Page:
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SnapLogic Sits Down with theCUBE at AWS re:Invent to Talk Self-Service Cloud Analytics

SnapLogic was front-and-center at AWS re:Invent last week in Las Vegas, with our team busier than ever meeting with customers and prospects, showcasing our solutions at the booth, and networking into the evening with event-goers interested in all things Cloud, AWS integration and SnapLogic.

Ravi Dharnikota, SnapLogic’s Head of Enterprise Architecture and Big Data Practice, took time out to stop by and visit with John Furrier, co-founder of the live video interview show theCUBE.  Ravi was joined by Matt Glickman, VP of Products with our partner Snowflake Computing, for a wide-ranging discussion on the changing customer requirements for effective data integration, SaaS integration, warehousing and analytics in the cloud.  

The roundtable all agreed — organizations need fast and easy access to all data, no matter the source, format or location — and legacy solutions built for a bygone era simply aren’t cutting it.  Enter SnapLogic and Snowflake, each with a modern solution designed from the ground-up to be cloud-first, self-service, fully scalable and capable of handling all data. Customers using these solutions together — like Kraft Group, owners of the New England Patriots and Gillette Stadium — enjoy dramatic acceleration in time-to-value at a fraction of the cost by eliminating manual configuration, coding and tuning while bringing together diverse data and taking full advantage of the flexibility and scalability of the cloud.

To make it even easier for customers, SnapLogic and Snowflake recently announced tighter technology integration and joint go-to-market programs to help organizations harness all data for new insights, smarter decisions and better business outcomes.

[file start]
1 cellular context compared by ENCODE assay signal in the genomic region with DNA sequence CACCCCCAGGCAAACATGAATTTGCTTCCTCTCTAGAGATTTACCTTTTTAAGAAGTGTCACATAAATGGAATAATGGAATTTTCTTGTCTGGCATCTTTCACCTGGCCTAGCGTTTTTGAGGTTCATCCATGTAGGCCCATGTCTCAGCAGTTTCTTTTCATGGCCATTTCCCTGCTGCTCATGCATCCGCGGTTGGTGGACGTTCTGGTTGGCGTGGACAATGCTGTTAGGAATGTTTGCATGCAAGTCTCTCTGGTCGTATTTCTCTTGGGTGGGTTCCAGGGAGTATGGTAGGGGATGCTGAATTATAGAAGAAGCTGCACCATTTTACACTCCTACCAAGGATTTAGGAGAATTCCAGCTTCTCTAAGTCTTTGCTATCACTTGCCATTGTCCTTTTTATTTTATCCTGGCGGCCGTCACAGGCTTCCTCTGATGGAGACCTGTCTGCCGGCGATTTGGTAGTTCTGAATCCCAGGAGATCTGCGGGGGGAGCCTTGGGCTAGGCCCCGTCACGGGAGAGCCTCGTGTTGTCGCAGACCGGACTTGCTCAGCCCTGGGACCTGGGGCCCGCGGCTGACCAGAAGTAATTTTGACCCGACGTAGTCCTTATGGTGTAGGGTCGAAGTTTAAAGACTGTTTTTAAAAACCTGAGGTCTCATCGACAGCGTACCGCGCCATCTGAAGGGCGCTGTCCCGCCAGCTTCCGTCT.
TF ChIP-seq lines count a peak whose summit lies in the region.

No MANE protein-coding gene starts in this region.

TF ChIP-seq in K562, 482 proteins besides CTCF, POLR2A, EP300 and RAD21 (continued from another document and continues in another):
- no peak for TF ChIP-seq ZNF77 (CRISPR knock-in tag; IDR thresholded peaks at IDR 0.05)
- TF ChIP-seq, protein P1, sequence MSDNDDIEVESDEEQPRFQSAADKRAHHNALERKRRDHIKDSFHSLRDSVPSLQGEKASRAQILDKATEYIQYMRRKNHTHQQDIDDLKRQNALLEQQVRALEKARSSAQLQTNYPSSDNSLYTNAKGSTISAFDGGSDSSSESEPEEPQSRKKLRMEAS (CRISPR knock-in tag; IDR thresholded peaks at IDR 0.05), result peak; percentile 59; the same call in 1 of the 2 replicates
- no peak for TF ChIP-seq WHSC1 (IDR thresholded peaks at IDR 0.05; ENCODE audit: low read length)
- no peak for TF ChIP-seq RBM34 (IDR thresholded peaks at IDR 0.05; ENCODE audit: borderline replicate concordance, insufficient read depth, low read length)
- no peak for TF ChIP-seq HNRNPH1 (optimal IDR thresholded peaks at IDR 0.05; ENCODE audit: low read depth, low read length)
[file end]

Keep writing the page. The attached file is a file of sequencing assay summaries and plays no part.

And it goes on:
To watch the full video interview on theCUBE, click here.

Making Workday Faster for Vassar College

Last week we attended Workday Rising in Chicago where we talked to attendees about integrating Workday with the rest of their IT ecosystems. The real stars of the show, however, were our customers from Vassar College who gave a brief presentation at our booth to discuss their journey from finding the need for an integration vendor, to assessing different platforms, to ultimately choosing SnapLogic’s elastic integration platform as a service (iPaaS).vassar-college-image-edited

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SnapLogic CTO James Markarian on DisrupTV

SnapLogic CTO James Markarian recently appeared as a guest on DisrupTV, a weekly live-interview web-series produced by analyst firm Constellation Research and hosted by R “Ray” Wang and Vala Afshar. The trio discussed a variety of enterprise topics including modern data management, data lake strategy considerations and big data analytics.

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Planview Selects SnapLogic Platform As Global Integration Standard

Planview, the leading provider of Work and Resource Management (WRM) solutions, has announced that it has standardized on the SnapLogic platform to help their global customers integrate Planview’s WRM solutions with any other application in their ecosystems, whether in the cloud or on-premises.